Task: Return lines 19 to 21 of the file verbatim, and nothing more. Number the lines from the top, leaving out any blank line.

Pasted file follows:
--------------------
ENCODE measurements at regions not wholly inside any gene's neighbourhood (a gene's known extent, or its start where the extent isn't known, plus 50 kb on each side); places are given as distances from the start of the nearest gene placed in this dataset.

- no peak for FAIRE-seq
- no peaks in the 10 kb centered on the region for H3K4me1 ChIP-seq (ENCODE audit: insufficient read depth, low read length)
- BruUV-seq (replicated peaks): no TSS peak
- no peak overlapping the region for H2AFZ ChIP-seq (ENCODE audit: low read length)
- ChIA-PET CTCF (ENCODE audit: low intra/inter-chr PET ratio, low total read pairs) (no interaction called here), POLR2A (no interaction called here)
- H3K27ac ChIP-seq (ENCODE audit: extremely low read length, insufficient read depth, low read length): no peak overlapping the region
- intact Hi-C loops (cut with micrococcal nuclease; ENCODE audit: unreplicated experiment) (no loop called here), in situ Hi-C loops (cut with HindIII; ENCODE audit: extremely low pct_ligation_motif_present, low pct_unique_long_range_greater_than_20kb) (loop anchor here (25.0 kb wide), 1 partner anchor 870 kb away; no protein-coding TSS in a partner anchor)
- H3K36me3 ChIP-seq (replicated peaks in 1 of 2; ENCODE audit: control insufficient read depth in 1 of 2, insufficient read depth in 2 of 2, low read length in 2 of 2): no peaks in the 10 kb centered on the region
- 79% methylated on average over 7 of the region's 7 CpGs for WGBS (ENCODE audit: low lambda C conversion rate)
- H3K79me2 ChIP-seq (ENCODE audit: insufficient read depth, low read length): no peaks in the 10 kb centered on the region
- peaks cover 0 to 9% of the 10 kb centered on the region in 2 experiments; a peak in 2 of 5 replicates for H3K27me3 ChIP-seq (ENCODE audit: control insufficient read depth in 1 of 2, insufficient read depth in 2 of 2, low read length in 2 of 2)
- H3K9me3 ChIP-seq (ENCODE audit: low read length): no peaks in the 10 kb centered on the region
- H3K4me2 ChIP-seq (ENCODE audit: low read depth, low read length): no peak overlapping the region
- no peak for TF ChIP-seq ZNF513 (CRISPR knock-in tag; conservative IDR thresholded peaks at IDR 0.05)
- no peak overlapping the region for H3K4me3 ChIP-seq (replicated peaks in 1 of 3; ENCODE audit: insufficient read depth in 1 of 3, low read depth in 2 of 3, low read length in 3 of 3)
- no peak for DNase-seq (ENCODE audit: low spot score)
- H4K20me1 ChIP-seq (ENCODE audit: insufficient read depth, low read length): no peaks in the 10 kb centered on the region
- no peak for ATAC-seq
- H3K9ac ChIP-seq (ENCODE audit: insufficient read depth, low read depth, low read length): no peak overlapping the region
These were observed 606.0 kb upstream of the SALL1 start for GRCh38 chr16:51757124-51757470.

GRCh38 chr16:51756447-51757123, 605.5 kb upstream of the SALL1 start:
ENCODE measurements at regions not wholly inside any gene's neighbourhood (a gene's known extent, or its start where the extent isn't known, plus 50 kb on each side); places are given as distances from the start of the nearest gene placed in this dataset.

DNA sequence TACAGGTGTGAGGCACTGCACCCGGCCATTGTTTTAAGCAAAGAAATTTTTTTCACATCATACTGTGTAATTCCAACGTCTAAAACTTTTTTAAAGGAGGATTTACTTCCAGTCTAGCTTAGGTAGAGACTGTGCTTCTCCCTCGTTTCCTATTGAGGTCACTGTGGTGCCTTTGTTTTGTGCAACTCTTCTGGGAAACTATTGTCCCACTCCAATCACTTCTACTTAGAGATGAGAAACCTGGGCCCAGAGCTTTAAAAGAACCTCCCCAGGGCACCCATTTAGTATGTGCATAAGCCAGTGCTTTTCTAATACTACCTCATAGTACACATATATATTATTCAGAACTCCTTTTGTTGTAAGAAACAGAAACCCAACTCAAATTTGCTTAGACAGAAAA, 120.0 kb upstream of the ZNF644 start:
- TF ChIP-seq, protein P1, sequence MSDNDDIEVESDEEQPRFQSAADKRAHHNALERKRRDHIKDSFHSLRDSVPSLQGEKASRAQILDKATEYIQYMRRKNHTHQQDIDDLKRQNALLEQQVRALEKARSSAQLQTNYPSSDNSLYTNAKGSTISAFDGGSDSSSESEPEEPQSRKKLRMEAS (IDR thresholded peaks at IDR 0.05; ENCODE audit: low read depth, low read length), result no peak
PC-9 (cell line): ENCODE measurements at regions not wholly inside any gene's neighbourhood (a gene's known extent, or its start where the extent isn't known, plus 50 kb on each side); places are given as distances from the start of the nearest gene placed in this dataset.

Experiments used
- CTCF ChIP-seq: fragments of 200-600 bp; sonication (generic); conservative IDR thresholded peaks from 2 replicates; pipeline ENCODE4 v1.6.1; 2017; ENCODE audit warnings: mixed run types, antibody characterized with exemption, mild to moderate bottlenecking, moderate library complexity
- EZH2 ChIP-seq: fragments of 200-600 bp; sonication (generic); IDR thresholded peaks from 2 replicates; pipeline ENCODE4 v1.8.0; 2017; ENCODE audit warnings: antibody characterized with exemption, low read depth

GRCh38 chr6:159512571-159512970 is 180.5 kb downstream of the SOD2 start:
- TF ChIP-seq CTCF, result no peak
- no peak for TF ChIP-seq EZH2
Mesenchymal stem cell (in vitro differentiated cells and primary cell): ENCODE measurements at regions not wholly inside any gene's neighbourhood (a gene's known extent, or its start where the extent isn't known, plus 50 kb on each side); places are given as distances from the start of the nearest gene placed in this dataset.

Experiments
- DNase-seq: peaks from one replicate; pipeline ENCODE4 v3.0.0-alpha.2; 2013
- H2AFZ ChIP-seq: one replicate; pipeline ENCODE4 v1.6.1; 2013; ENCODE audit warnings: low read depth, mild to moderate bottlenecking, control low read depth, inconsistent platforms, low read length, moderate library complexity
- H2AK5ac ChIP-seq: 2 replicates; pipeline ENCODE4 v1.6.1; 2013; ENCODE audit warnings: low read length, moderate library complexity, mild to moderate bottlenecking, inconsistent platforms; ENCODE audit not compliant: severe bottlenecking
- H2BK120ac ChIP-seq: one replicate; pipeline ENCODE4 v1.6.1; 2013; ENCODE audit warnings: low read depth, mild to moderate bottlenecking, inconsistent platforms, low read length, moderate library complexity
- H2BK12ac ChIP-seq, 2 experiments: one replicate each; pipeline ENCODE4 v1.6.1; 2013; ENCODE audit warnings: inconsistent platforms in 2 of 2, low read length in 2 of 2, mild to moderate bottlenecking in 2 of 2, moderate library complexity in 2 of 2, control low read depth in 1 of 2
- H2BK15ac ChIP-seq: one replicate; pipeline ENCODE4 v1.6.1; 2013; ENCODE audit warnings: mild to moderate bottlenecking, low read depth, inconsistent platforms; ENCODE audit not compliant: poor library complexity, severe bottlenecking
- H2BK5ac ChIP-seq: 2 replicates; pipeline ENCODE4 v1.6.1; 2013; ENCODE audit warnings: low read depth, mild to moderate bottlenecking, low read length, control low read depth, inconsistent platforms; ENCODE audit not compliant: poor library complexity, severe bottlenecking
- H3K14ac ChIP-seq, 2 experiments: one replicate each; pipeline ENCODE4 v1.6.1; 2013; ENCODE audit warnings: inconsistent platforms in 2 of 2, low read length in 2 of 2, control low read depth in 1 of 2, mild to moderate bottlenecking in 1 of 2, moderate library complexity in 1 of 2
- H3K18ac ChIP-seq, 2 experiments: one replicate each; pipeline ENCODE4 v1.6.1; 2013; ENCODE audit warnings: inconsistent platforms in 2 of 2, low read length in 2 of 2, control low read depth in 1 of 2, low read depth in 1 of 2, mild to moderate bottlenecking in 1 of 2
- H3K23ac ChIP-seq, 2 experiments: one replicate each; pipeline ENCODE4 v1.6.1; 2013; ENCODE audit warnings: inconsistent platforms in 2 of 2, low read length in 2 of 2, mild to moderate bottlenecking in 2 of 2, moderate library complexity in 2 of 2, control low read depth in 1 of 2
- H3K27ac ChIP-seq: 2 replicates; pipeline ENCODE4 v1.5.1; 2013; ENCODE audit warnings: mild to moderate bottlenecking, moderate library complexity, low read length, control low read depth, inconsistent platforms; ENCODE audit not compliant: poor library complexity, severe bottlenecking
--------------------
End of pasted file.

- no peak for ATAC-seq
- H3K9ac ChIP-seq (ENCODE audit: insufficient read depth, low read depth, low read length): no peak overlapping the region
These were observed 606.0 kb upstream of the SALL1 start for GRCh38 chr16:51757124-51757470.